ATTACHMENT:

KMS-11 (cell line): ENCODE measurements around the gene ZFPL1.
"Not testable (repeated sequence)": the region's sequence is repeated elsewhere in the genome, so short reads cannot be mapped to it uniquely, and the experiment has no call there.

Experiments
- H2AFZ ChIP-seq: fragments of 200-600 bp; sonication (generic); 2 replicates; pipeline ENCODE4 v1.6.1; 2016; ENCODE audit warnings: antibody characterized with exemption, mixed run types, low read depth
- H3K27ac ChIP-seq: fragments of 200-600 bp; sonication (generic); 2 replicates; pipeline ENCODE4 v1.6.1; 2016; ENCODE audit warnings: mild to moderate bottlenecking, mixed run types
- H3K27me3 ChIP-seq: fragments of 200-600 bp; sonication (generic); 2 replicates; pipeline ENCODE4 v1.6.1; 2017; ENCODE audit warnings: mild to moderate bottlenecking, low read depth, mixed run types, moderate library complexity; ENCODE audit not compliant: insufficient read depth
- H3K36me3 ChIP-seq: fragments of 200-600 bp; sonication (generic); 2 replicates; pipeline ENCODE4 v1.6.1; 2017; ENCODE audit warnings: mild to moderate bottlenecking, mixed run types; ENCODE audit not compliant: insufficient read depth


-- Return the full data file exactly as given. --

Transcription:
KMS-11 (cell line): ENCODE measurements around the gene ZFPL1.
"Not testable (repeated sequence)": the region's sequence is repeated elsewhere in the genome, so short reads cannot be mapped to it uniquely, and the experiment has no call there.

Experiments
- H2AFZ ChIP-seq: fragments of 200-600 bp; sonication (generic); 2 replicates; pipeline ENCODE4 v1.6.1; 2016; ENCODE audit warnings: antibody characterized with exemption, mixed run types, low read depth
- H3K27ac ChIP-seq: fragments of 200-600 bp; sonication (generic); 2 replicates; pipeline ENCODE4 v1.6.1; 2016; ENCODE audit warnings: mild to moderate bottlenecking, mixed run types
- H3K27me3 ChIP-seq: fragments of 200-600 bp; sonication (generic); 2 replicates; pipeline ENCODE4 v1.6.1; 2017; ENCODE audit warnings: mild to moderate bottlenecking, low read depth, mixed run types, moderate library complexity; ENCODE audit not compliant: insufficient read depth
- H3K36me3 ChIP-seq: fragments of 200-600 bp; sonication (generic); 2 replicates; pipeline ENCODE4 v1.6.1; 2017; ENCODE audit warnings: mild to moderate bottlenecking, mixed run types; ENCODE audit not compliant: insufficient read depth